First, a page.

How To Properly Classify Independent Contractors
Last month, Uber, America’s giant international transportation network company, suffered its second setback in its recent case regarding independent contractor misclassification. The judge ruled that the two claims made by drivers, that Uber illegally withheld a portion of drivers’ tips, could proceed as a class action claim.
What Happens To Uber Employees?
What the court will now decide is if these drivers are indeed employees, not independent contractors as Uber claims, and therefore are entitled to their full tips. What’s at stake for Uber? Should they lose the case and need to convert all drivers’ status from independent contractors to employees, it will cost Uber tens of millions of dollars, or more; not to mention it could overturn the business model that has made them one of the world’s most respected companies of its kind, with a valuation close to a whopping $51 billion.
The employee versus independent contractor debate is a hot one right now, as the Department of Labor and IRS are cracking down on misclassifications. As an employer, it is critical to understand the differences between the two classifications to ensure you are complying with federal and state tax laws and employment regulations.
For employees, employers and employees are required to pay taxes, such as unemployment insurance and Social Security, and employers are required to provide other benefits, such as workers compensation insurance.
IRS Employee Classifications
In order to make a precise determination in whether an individual is an employee or independent contractor, there are three classifications per the IRS to be measured:
- Behavioral: Does the company control how the worker completes their job and what is exactly is expected of them in that role?
- Financial: Does the company control the business aspects of the worker’s job such as, how the worker is paid, whether expenses are reimbursable, and providing the tools needed to perform?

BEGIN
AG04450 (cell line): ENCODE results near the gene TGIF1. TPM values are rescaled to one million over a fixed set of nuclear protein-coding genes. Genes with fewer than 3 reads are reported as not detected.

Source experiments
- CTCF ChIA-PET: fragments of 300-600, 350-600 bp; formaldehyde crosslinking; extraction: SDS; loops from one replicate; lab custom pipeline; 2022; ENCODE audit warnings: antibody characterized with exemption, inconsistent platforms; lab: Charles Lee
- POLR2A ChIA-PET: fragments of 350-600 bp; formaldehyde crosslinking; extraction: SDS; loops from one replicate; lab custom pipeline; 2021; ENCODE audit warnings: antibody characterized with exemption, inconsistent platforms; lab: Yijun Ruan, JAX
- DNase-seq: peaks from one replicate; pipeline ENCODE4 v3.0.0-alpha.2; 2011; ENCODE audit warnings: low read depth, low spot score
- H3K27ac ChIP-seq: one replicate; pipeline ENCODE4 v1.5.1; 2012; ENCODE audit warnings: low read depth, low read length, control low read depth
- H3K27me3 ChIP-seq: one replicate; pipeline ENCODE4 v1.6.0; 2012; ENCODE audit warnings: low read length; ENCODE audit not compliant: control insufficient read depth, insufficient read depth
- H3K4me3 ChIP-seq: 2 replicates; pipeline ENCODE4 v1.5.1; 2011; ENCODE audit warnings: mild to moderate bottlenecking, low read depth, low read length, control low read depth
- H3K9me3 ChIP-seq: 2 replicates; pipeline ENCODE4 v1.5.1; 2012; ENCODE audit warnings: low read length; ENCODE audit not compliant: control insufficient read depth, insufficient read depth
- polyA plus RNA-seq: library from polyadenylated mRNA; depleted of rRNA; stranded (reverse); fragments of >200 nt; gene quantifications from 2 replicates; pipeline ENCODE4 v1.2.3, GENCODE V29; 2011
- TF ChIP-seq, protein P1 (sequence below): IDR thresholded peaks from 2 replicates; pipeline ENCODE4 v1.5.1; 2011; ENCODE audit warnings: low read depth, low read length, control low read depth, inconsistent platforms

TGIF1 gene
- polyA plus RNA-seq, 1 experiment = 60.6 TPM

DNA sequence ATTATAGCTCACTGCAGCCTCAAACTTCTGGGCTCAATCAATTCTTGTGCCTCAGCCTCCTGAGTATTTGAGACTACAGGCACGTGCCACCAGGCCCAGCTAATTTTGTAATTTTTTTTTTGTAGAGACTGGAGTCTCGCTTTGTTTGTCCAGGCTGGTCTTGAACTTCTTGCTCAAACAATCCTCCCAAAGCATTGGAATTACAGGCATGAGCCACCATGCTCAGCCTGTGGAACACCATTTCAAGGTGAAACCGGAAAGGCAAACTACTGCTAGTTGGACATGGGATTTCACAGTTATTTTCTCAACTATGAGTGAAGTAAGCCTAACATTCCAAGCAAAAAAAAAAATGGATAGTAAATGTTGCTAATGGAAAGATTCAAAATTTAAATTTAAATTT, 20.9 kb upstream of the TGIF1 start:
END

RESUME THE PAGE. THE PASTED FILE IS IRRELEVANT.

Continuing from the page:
- Type of Relationship: Are there written contracts or employee-type benefits (i.e. insurance, vacation pay, etc.)? Does the relationship end once the work is completed? Is the work carried out a key facet of the business?
In Uber’s case, the independent contractor classification is still up for debate. Although drivers use their own car and incur expenses themselves, many will argue that Uber treats them like employees and controls almost all aspects of their job once they choose to accept a ride.
Similarly, there will be many drivers who say they are independent contractors and want to remain that way. After a lengthy and costly legal battle, one side will eventually win out.
Penalties For Misclassifying Employees
So what happens if an employer is caught misclassifying employees? Once a complaint has been investigated, the consequences for an employer can differ depending on whether or not the misclassification is deemed to be unintended or deliberate.
Most employers that have misclassified deliberately do so, quite simply, to avoid spending additional money on taxes and benefits. Even if the misclassification was accidental, the employer faces, at a minimum, the following fines, based on the notion that all payments to misclassified independent contractors are re-classed as wages:
- $50 For each Form W-2 that the employer failed to file because of classifying workers as an independent contractor.
- Penalties of 1.5% of the wages, plus 40% of the FICA taxes (social security and Medicare) that were not withheld from the employee, and 100% of the matching FICA taxes the employer should have paid. Interest is also accrued on these penalties daily from the date they should have been deposited.
- A Failure to Pay Taxes penalty equal to 0.5% of the unpaid tax liability for each month up to 25% of the total tax liability.
How To Properly Classify Employees
Since the U.S. government takes this issue very seriously, you should be very diligent in making sure you are classifying your employees correctly. If you are unsure of a workers’ status, you can fill out a Form SS-8 (Determination of Worker Status for Purposes of Federal Employment Taxes and Income Withholding) and send it in to the IRS for their determination on the matter.
Going forward, a company like Uber can still make positive changes towards compliance in the midst of their case. Those types of changes can be done in the near future through restructuring, re-verifying and re-executing the independent contractor relationship.
This is a guest article written by Cristina L. Amyot. Ms. Amyot is the President and CEO of EnformHR, LLC, a human resources consulting firm based out of Red Bank, New Jersey. Ms. Amyot and her team of HR Generalists provide a full range of customized HR services, helping companies protect and grow their business, including: HR Management, Training & Development, and Strategic Partnering.
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